There’s hyped up controversy about paying to go see poverty on a “slum tour” in India, but there shouldn’t be if you do it right and with the best of intentions. In early February 2014 we went into the Dharavi slum on the edge of Mumbai with Reality Tours and Travel, a local walking tour company. If you’re going to be a tourist of any sort, better to be a traveler interested in seeing the reality of the place and people, and to do it with everything open: mind, eyes, heart, and a willingness to share.
Walking through Dharavi, I couldn’t help but think about what Gandhi pronounced:
"Just because we may have a different lot in life, doesn’t change the fact that we are all, at our core, one and the same."
What we learned first off is that a slum, by definition, isn’t poverty per se. In fact, life in Dharavi is considered above poverty level, a much better place to eke out a living than trying to survive on the streets in the city. Our Reality Tour guide, Balagi, a handsome, dark-skinned 20 year old with thick black wavy hair, grew up here and still lives in Dharavi with his family. He gives us a much more matter of fact definition of a slum: “It’s any illegal settlement on government land.” Balagi gives some perspective by explaining that while Dharavi is the biggest slum in Mumbai, and one of the biggest in Asia, it is only one of about 2,000 smaller slum neighborhoods in and around the city.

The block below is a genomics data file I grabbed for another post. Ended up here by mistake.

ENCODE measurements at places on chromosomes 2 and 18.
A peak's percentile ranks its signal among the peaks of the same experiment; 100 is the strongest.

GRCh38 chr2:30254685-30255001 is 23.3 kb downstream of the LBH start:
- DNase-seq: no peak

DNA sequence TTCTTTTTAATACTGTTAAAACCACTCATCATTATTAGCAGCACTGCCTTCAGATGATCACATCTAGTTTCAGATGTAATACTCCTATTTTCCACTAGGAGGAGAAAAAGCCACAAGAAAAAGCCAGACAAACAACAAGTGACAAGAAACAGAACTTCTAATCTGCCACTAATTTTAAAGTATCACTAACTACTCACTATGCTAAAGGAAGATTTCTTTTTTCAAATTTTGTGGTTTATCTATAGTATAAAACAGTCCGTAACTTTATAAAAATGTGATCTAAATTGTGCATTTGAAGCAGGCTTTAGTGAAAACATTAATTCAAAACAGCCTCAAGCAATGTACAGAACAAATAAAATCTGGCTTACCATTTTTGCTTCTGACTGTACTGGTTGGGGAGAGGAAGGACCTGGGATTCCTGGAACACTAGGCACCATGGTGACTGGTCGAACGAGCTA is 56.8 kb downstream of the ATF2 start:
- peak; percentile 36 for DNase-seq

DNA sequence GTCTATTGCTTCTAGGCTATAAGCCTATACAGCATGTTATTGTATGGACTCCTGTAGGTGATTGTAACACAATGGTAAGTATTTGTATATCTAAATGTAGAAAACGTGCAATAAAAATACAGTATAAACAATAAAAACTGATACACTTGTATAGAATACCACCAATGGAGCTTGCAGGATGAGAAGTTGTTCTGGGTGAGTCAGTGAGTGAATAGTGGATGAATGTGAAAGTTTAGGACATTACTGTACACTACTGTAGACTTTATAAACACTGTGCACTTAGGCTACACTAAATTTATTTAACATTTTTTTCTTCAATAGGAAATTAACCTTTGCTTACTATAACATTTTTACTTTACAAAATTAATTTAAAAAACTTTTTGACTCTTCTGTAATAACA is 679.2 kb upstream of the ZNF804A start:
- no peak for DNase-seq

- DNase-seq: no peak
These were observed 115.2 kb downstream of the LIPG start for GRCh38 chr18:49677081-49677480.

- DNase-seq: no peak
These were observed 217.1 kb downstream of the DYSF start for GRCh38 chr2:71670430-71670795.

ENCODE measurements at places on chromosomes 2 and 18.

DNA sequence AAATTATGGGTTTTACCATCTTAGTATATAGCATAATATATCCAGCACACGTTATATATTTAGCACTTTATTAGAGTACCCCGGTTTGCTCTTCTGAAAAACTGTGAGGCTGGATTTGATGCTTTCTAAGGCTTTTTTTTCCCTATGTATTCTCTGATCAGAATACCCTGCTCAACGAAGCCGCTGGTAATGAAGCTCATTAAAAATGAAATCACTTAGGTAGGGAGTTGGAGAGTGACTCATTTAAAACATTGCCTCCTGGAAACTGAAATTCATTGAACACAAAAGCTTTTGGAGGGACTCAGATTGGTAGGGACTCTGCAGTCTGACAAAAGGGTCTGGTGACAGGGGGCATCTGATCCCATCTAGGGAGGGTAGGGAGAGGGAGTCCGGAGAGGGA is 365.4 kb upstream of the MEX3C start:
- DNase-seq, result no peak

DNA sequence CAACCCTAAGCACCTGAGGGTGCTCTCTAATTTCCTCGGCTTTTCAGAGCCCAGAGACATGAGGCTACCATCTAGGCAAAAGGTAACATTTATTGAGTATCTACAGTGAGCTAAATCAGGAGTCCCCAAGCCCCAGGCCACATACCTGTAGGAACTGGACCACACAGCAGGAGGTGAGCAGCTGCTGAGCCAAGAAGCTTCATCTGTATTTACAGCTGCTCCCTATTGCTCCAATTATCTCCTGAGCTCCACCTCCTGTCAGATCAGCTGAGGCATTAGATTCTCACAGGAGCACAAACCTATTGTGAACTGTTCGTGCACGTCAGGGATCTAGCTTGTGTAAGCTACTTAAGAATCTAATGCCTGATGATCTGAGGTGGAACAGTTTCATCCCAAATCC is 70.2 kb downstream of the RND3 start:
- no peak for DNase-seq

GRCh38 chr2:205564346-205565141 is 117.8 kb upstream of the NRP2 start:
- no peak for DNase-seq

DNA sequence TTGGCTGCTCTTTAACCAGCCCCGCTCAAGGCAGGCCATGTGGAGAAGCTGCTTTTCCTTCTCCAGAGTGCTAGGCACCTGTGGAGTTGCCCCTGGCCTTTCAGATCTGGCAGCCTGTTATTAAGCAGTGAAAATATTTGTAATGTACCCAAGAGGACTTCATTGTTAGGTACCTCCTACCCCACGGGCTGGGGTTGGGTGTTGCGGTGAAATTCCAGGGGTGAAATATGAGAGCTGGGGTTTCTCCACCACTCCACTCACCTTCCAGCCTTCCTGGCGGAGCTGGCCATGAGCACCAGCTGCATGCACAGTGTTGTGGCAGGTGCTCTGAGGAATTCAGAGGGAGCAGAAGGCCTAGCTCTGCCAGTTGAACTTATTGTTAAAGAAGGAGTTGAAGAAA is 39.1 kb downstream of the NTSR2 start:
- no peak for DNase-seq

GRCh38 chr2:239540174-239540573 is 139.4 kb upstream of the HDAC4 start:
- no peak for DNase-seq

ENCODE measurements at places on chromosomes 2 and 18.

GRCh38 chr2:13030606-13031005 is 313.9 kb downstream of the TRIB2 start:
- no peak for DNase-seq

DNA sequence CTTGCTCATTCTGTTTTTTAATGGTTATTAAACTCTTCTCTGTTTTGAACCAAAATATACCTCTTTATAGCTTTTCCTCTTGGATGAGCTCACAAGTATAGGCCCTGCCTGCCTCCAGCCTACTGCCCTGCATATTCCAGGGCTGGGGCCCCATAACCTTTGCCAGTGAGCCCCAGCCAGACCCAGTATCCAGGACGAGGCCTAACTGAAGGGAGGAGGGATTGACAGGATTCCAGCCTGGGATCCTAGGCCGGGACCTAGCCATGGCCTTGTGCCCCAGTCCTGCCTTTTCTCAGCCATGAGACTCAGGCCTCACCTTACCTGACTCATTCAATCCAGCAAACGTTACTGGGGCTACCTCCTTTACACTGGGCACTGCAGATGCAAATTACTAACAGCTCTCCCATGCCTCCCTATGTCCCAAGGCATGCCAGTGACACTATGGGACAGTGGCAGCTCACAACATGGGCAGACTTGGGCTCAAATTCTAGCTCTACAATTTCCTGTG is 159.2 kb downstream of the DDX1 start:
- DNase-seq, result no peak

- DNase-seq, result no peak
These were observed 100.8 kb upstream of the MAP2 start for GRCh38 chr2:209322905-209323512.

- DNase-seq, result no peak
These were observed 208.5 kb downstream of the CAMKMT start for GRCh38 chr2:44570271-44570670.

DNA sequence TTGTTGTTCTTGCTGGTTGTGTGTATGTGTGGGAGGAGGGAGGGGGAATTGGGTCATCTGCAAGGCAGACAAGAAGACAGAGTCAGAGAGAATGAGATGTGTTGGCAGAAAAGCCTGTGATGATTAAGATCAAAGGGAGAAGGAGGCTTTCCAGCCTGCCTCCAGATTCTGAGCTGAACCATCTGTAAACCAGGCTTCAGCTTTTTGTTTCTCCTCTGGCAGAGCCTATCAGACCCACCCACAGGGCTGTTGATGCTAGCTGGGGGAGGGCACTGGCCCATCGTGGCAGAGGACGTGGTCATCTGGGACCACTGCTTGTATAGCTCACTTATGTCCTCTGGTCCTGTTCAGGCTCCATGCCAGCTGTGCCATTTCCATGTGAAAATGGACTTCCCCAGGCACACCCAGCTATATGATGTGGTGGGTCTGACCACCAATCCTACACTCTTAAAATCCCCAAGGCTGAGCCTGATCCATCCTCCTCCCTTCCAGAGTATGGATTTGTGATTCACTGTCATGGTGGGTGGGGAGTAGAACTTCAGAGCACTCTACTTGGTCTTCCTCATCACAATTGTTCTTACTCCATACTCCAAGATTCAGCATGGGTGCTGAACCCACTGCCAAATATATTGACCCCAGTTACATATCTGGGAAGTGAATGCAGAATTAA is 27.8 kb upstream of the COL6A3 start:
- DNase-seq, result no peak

In fact, 55% of Mumbai’s 12 million residents live in a slum or shantytown. Dharavi is spread over a square mile, about half the size of Central Park, so on top of the 300,000 or more residents who live here, when the commuters arrive to work in Dharavi each day the population reaches one million people, 20 times the density of the city of Mumbai. So, to not venture into a slum neighborhood is to turn a blind eye to much of urban life in India.
To be sure, Dharavi like all other slums is a place characterized by overcrowding, dilapidation, lack of proper sanitation, ventilation, light, and with no planning, design or standards of safety and health to which we as privileged travelers are accustomed. Walking through the dark narrow passageways, by open doors with the scent of Indian spices mixing in the dank air with open sewers, carefully stepping on uneven and slippery rock and muddy pathways, it was clear to me that a slum tour is definitely not for every Wildland traveler. It’s no wonder that many Indians, including most tour guides and tourism industry officials, don’t want to show this side of their beautiful country.
Part II of walking through Dharavi slum to be published tomorrow.
Keeping in wild,